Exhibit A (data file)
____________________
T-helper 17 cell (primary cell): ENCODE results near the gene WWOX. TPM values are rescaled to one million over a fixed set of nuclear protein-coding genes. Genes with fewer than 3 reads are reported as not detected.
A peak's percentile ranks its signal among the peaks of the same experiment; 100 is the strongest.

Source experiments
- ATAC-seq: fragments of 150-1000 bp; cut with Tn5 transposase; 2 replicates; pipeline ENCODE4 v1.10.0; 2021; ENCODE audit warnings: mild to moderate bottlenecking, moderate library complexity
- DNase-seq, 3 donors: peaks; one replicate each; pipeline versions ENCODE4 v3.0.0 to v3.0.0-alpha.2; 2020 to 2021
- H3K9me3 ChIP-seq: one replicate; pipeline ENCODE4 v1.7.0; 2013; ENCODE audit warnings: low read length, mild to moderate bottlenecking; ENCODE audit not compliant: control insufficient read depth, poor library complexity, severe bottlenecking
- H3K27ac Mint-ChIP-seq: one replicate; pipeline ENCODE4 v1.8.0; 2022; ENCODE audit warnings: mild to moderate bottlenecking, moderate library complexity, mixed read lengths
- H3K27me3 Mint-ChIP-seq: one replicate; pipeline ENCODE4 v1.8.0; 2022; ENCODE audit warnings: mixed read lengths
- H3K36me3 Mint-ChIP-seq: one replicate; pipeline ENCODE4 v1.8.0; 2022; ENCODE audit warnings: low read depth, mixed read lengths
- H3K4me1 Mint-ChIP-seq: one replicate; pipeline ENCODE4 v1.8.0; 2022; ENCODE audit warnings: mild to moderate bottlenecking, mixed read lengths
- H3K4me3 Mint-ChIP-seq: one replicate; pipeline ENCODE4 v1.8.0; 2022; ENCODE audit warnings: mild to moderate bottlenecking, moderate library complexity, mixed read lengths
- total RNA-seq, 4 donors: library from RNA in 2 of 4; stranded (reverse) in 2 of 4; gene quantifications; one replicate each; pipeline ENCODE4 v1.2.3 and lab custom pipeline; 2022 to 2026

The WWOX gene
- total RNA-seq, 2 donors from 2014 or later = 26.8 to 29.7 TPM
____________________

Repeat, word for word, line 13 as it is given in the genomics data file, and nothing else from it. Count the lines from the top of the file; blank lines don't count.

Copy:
The WWOX gene